The tide is turning. Photo: Iris
Wednesday marks the winter solstice, when the Earth tilts the furthest away from the sun on its axis and results in the shortest day of the year. But from here on out the number of daylight hours will slowly start to increase. By Thursday, Denmark can enjoy a full extra minute of daylight.
And when the days are as short as they are right now, every minute helps.
In Copenhagen on Wednesday, the sun rose at 8.37am and will set again at 3.38pm, giving residents of the capital a scant 7 hours, 1 minute and 51 seconds of daylight. Further north in Skagen, the sun did not rise until 9.00am and will be gone again by 3.31pm, given those in Denmark’s most northerly city just 6 hours and 31 minutes of daylight.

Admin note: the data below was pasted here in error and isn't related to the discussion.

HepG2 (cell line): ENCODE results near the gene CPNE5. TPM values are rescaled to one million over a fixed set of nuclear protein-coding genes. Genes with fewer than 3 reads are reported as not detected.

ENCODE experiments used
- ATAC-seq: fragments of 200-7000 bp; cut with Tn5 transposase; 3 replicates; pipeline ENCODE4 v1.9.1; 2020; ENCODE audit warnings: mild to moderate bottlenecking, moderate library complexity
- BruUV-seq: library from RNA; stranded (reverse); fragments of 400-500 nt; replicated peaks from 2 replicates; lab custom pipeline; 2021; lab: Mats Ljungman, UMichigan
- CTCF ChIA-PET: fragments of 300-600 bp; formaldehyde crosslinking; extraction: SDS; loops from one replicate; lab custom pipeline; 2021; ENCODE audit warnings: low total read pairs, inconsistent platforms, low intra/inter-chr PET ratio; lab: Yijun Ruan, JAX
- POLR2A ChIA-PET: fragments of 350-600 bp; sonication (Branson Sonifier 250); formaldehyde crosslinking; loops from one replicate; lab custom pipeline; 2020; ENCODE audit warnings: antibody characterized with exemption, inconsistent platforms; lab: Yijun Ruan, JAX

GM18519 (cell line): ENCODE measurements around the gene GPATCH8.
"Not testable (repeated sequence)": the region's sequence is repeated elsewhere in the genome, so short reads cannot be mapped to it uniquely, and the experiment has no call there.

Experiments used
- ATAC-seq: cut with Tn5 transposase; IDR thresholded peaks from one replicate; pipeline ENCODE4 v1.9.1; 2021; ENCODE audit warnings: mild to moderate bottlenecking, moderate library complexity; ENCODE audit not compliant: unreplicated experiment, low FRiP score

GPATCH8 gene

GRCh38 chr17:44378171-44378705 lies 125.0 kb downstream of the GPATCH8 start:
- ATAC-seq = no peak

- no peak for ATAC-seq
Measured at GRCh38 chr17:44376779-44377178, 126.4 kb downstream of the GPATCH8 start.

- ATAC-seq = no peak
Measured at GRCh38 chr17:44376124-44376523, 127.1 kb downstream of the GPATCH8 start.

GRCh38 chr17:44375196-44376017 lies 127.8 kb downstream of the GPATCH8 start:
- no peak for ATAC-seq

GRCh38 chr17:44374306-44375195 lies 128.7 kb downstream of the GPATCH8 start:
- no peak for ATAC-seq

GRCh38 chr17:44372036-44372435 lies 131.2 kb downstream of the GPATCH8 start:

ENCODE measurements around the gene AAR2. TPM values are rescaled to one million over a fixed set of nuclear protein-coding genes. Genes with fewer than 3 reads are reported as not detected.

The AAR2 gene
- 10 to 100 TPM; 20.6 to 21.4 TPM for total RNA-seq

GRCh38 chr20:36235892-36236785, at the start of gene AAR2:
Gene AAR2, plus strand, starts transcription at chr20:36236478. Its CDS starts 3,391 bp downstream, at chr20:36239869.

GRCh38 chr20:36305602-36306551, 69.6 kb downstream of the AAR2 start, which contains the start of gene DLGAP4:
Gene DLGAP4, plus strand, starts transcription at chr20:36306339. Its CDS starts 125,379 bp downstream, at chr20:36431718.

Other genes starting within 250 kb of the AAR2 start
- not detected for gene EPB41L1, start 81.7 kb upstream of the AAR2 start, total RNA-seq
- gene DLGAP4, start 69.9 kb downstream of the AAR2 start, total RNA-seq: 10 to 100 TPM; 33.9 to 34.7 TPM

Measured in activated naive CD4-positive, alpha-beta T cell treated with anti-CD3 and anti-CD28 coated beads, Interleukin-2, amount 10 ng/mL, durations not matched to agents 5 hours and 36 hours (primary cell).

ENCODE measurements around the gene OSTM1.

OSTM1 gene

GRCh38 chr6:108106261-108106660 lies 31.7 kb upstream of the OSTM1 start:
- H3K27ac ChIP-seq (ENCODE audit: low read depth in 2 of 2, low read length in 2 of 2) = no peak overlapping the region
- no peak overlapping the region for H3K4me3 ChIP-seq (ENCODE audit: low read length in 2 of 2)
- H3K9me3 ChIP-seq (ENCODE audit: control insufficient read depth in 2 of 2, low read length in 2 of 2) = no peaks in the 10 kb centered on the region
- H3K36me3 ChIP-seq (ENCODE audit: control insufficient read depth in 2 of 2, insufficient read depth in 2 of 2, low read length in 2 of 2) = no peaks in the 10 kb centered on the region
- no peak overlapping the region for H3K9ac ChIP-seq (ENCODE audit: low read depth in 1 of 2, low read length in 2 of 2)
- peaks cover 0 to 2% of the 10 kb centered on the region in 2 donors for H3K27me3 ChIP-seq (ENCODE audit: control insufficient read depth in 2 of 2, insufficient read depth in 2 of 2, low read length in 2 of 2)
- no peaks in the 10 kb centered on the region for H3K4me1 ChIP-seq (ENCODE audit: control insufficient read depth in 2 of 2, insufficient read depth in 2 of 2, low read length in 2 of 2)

But that all begins to change on Thursday as we make the slow but steady march toward summer. By the time we reach the summer solstice on June 21st, Denmark will be enjoying 17 hours of daylight, well over twice what we are getting now.
So buck up out there! Brighter times are ahead.